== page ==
Buying a House Without Building Regulations Approval

Caragh Bailey, Digital Marketing Manager Caragh Bailey
(Last Updated: 08/12/2023)
6 min read
SAM Conveyancing's Guide to Buying a House Without Building Regulations Approval

Building regulations (or building regs) were introduced in 2010, to make sure new builds and certain building works are safe and energy efficient. These works need to be signed off by the local building authority to confirm that they are sound. It is a statutory requirement to obtain building regulations approval.

Buying a house without building regulations approval is risky - both physically and financially.

If you find that the property you are trying to purchase does not have the proper building regs certificates, there are some solutions, which we'll explore below.

What building works require building regulations approval?

What building works don't require building regs approval?

  • Structural work & Alterations

  • Extensions, including some conservatories

  • Drainage

  • Heat producing appliances

  • Cavity wall insulation

  • New electrics

  • Excavation and pouring of new foundations

  • Building of oversite

  • Damp Proofing

  • Signing off a new build prior to completion

  • Garage Conversions

  • Work carried out by a member of the Competent Persons Scheme

  • Most repairs and maintenance (except heating systems, oil tanks, fuse boxes and glazing units)

  • New power points and lighting points, or repairs/maintenance to existing circuits (except around baths and showers)

  • Replacing toilets, baths, sinks and basins (same type fixture in same location - ie replace an old tub with new tub)

Work that is exempt from building regs may still require planning permission.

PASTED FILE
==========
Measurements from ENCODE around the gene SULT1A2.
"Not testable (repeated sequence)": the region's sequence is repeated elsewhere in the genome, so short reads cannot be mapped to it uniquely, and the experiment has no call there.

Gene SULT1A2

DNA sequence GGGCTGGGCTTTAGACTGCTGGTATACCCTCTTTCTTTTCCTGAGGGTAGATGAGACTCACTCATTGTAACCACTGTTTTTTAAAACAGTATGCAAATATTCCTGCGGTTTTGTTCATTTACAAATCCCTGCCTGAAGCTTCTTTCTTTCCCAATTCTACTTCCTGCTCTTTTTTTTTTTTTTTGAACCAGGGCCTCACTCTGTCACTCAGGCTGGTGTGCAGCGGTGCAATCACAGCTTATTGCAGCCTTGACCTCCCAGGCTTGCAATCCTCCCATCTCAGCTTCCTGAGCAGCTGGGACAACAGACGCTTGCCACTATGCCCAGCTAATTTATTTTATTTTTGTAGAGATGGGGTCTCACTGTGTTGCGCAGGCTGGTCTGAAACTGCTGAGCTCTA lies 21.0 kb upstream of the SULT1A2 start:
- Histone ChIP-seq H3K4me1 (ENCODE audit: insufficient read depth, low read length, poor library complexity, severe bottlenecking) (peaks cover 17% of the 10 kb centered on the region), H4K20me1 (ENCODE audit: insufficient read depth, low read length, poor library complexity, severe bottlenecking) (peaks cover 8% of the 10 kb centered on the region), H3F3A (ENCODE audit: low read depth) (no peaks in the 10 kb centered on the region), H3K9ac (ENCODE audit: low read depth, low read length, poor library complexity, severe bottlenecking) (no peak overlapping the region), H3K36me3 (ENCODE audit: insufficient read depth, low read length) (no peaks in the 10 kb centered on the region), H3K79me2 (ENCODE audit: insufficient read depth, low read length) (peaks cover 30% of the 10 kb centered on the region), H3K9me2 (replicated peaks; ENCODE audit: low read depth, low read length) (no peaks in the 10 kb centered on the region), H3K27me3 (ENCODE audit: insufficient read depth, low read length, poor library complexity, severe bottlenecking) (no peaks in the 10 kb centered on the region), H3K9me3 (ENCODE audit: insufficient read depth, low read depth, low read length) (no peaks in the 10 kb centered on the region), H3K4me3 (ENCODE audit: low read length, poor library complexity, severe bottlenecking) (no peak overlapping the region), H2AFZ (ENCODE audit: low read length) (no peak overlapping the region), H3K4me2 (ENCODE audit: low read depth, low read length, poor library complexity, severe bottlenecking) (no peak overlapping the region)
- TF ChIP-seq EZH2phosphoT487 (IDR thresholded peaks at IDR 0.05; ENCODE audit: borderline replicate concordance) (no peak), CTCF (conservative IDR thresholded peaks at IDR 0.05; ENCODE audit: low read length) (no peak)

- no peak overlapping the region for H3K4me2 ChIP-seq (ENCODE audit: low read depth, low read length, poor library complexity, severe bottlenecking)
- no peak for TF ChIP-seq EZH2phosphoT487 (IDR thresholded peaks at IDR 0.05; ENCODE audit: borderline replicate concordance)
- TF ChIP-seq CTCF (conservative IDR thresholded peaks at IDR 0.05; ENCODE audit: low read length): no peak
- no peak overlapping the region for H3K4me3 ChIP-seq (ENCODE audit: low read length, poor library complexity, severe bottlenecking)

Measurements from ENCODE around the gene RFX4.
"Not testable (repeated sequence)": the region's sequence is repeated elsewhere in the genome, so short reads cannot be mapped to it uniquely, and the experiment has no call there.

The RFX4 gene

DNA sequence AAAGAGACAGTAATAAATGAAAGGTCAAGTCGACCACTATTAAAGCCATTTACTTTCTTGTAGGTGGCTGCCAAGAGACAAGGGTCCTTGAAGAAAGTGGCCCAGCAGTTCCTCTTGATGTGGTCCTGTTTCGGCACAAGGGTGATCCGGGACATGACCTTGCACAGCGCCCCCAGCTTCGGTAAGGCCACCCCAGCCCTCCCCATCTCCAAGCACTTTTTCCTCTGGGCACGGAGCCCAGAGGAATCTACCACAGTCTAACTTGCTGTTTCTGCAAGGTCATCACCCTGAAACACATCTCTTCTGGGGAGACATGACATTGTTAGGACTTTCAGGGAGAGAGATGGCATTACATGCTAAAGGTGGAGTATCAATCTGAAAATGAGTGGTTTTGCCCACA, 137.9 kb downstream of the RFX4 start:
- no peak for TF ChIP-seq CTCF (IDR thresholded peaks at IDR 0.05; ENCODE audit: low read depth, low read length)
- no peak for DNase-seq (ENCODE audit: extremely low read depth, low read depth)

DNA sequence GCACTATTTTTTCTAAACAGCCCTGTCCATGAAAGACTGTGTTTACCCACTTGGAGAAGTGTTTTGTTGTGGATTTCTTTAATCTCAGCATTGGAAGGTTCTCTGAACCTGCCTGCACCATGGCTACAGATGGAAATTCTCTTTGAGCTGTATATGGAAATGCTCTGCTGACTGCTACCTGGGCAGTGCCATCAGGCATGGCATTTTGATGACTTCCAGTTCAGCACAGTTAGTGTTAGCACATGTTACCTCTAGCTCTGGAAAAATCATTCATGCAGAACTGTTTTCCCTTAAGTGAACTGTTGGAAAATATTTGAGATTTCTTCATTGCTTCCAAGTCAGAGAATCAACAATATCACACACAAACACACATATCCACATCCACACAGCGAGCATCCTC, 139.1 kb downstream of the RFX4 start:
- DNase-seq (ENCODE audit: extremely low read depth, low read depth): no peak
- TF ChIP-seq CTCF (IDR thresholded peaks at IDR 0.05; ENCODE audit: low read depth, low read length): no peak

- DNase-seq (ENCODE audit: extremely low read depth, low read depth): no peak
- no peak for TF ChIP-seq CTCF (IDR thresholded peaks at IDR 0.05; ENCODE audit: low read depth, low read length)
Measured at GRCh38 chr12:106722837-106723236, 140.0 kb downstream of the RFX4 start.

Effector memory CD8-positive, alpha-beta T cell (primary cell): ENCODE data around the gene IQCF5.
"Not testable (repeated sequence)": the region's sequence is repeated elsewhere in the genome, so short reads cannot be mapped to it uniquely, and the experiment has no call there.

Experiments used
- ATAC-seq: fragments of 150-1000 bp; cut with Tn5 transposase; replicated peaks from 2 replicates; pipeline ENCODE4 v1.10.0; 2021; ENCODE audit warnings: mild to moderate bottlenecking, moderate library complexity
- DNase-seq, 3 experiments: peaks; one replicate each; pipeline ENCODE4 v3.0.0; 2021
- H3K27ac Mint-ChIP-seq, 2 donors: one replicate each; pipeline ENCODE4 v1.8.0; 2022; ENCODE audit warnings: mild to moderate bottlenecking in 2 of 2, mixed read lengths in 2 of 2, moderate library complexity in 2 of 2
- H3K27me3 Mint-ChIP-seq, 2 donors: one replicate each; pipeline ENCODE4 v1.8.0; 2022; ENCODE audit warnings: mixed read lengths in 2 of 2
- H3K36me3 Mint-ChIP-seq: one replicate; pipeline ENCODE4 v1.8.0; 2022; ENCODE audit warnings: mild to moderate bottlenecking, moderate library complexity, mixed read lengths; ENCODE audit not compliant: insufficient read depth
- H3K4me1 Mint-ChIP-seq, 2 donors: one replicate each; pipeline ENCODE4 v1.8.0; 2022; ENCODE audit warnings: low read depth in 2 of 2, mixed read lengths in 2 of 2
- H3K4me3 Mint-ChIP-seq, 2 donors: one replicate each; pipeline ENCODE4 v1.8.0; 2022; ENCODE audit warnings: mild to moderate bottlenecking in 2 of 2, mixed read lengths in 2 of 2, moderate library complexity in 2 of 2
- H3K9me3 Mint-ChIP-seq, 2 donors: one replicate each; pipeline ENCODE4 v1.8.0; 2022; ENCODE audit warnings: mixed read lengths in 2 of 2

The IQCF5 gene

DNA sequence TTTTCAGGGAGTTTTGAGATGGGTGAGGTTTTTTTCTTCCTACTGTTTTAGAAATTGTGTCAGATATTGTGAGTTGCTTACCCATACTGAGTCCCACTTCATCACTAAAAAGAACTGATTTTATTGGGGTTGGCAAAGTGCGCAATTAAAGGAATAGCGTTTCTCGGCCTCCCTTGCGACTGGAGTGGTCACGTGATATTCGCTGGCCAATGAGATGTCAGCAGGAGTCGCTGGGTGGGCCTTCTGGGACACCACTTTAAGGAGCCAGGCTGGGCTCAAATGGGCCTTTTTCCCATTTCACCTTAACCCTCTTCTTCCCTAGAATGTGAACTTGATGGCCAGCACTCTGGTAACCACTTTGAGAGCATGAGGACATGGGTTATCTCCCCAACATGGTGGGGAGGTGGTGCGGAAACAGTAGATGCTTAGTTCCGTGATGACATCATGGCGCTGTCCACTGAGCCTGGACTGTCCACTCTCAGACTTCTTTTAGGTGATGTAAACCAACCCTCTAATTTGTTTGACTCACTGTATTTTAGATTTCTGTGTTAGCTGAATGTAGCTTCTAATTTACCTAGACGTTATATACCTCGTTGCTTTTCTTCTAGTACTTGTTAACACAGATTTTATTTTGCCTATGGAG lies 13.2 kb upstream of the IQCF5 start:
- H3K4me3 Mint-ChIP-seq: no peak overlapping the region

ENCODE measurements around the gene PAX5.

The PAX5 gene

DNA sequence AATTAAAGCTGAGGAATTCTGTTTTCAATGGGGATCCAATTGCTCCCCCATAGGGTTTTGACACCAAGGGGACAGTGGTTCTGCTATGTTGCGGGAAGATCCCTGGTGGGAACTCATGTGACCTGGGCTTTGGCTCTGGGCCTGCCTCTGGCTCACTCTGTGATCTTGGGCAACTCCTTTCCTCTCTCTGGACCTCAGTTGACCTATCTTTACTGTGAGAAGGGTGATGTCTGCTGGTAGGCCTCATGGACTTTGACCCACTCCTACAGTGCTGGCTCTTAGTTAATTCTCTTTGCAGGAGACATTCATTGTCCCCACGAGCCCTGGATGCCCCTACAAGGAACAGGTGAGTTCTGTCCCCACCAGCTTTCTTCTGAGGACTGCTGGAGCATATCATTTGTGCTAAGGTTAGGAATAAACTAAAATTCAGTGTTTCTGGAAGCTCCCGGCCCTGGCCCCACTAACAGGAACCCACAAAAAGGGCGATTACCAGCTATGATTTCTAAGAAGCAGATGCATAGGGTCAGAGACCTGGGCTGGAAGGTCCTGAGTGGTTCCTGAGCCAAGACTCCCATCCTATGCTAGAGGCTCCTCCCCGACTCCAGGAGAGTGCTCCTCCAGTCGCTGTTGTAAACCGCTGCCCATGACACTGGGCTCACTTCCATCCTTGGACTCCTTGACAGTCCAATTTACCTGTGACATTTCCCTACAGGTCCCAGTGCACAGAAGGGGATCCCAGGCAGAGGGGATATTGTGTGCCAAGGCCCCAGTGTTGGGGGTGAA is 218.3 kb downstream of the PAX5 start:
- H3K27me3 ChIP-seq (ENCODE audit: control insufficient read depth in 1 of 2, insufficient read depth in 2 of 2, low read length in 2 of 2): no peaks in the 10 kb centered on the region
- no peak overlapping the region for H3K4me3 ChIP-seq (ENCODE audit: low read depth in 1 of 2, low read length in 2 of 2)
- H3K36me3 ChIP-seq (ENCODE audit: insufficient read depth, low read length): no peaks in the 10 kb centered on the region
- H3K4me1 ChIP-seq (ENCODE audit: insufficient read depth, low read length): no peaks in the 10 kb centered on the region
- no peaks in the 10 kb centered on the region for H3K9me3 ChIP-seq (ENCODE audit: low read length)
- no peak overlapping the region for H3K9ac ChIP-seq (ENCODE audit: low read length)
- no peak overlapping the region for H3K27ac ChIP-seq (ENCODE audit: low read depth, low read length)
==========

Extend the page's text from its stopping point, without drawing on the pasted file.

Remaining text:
What are the risks of buying a house without building regulations approval?

If you buy a house without building regulation approval, the problem becomes yours. This could mean that you would have to pay to fix the work or even undo the work, returning the house to its original state. This is particularly problematic where a buyer pays more for a property due to an extension or loft conversion which they then also have to pay to remove.

1. You may have to re-do the work or restore the property, to comply with building regs

If the local authority take enforcement action against you, you could be forced to re-commission the work to the correct standard, or even restore the property to its original state. This can become very expensive and may be unachievable if you have maxed out your credit to purchase the property, forcing you to sell.

2. The property may be worth much less than you pay for it

You may find that the property is difficult to sell and you get less for it. If the value is effected this can also affect the amount that mortage lenders are willing to lend against it.

3. You might not be able to get a mortgage

Mortgage lenders often refuse to lend you money for buying a house without building regulations approval. Even if they will, they will usually lend you less to account for the risk, which may place the property out of your budget. If you are a cash buyer, you may think that this doesn't matter - but it is likely to become a problem when you come to sell, if you can only sell to cash buyers, or, if you need to release equity from the property at a later date.

4. The structural integrity and safety of the building may be compromised

Building regs were introduced to keep buildings safe. If the building work was not carried out with building regulations approval you might face less immediate issues, such as insufficient insulation leaking-away all the heat in the building, raising your heating costs and causing damp and mould, which may effect your health.

You might also face much more serious problems, for example:
  • Irregular tread or drop size on stairs can pose a serious trip hazard
  • Improperly installed plumbing or electrics may cause fire or flooding
  • Insufficient ventilation around kitchen appliances may cause them to overheat and break or start a fire